Lessons from Milani Cosmetics: to newsjack or not to newsjack?

Lessons from Milani Cosmetics: to newsjack or not to newsjack?

Newsjacking and reactive PR are often hailed for putting brands at the centre of a trending conversation, requiring speed and creativity to get ahead of the curve. They undeniably offer brave and disruptive brands big opportunities, primarily because of the risk/reward factor they need to navigate when deciding whether it’s worth weighing in. 

Case in point being Milani Cosmetics and their intervention in the Depp vs Heard case; whilst their TikTok refuting Heard’s use of their colour corrector to cover bruises will likely stick with young audiences that are avidly following the trial, the longstanding impact of this will become evident over the next months. Milani has been both applauded and decimated in the court of public opinion, receiving backlash for the way they’ve contributed to the ‘memeification’ of the case. 

But, what are the key lessons that brands and PR executives can take from the Milani Cosmetics fiasco when it comes to newsjacking? 

Lesson 1: assess risk/reward and ask several people’s views 

When it comes to the Depp vs Heard case, pretty much every brand with some concept of risk adversity has steered clear, yet Milani took the gamble. The current discourse on social media is heated, the audience is hyper engaged and the potential to be cancelled for commenting is sky-high. Milani leveraged the anti-Heard narrative that can be seen across socials and ran with it. While this may seem like a clever ploy to newsjack and take advantage of current conversations, the trial is very much still live with no one truly knowing the outcome. 

Before jumping on a newsjacking opportunity, brands and PR executives should ask: 

  • Will this opportunity align with our brand values and audience? 
  • Does the reward outweigh the potential risk or are we prioritising instant gratification eg. going viral on social media, sales etc? 
  • How is this coverage likely to affect our brand sentiment? 

Lesson 2: consider how you weigh in

What you say is important, but how is perhaps even more so, leveraging the correct channels and using the most appropriate tone of voice has the potential to make or break your newsjacking opportunity. Milani presented their case through TikTok, taking advantage of the Depp vs Heard audience already there, but falling into the trap of seeing the trial as entertainment. 

The fact that we’re watching a couple dig up the darkest aspects of their relationship seems to be irrelevant with the endless TikToks and memes that have been created, and Milani have been critiqued for playing into that.The TikTok in question used the trending song ‘International Super Spy’ by The Backyardigans with the caption ‘You asked us… let the record show that our Correcting Kit launched in 2017’, and shows clips of hands pointing at catalogues and slide decks. Many accused Milani of contributing to the memeification of the case. 

Choose the right channel: 

  • Assess how posting about this topic from this channel will be received, is it the most appropriate one or are there others that should be explored?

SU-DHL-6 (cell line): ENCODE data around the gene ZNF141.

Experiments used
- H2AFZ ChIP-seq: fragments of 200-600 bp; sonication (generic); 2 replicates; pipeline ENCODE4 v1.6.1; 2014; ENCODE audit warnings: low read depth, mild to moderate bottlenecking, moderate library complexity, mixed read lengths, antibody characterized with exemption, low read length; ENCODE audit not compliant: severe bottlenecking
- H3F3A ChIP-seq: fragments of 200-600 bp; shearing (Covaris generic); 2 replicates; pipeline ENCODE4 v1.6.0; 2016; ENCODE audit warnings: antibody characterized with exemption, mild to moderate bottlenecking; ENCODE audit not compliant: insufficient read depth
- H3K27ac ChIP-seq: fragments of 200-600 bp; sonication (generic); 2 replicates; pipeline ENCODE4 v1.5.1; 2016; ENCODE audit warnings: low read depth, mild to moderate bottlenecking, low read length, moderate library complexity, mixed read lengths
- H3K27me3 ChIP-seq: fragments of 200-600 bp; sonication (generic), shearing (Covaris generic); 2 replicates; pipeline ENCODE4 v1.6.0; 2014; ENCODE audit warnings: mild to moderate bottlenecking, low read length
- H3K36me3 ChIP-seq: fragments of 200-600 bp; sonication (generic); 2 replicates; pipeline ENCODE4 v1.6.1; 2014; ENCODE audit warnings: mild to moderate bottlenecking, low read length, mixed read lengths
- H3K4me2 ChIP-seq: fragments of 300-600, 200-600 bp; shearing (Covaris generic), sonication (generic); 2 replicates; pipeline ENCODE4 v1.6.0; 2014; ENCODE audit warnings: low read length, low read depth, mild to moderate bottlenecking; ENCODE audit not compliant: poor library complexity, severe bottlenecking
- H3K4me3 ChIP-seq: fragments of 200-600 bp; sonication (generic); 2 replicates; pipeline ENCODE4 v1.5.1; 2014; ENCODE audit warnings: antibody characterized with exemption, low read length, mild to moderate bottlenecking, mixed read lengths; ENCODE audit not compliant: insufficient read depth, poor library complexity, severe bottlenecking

• Is the tone of voice and language used reflective of your brand values and how you want to be perceived by the audience? 

Lesson 3: don’t backtrack and ensure messaging is consistent 

Milani’s attempt to weigh in on the trial quickly became their most watched TikTok at 5 million views, whereas their previous hadn’t broke 500,000 views. They achieved the viral engagement they sought when contributing to the narrative, however a Milani spokesperson has since told Buzzfeed News, “our video was to verify the claim that our eagle-eyed and loyal fan base made about the product named in the trial. Milani Cosmetics is not taking a formal stance on the trial, evidence or future outcome of the case.” Yet, their TikTok account has been replying to Depp’s fans and liking comments, showing their unofficial stance on the case. 

This dissonance between official brand PR statement and actual engagement on social media should serve as a warning to brands wanting to jump on newsjacking opportunities. Milani’s statement insisting neutrality completely contradicts their output on social media, serving only as a hasty PR attempt to avoid a future crisis or reputation breakdown should the tides of public opinion turn. 

To newsjack or not to newsjack? 

Newsjacking and reactive PR have been seen as optional facets of a digital PR strategy in the past, but with consumers expecting brands to show more of their values and opinions, weighing in might not be so optional in the future. Newsjacking at the expense of your brand reputation is a big no-no, so ensuring all opportunities are well thought-through whilst still respecting the quick turnaround required to insert yourself into a trending conversation is vital. 

For brands and PR executives that are new to newsjacking, it’s worth having a brainstorm of key topics that you can contribute to, and assessing recent opportunities within that field and how you would’ve approached it. The key thing to consider when it comes to this form of digital PR is the risk aspect, as if you’re successful you’ll be tied to the event or piece of news you comment on, whether that’s beneficial or detrimental can only be told with time. The recent case of Milani Cosmetics shows the importance of exercising caution and getting a second-opinion when it comes to your reactive PR efforts. 

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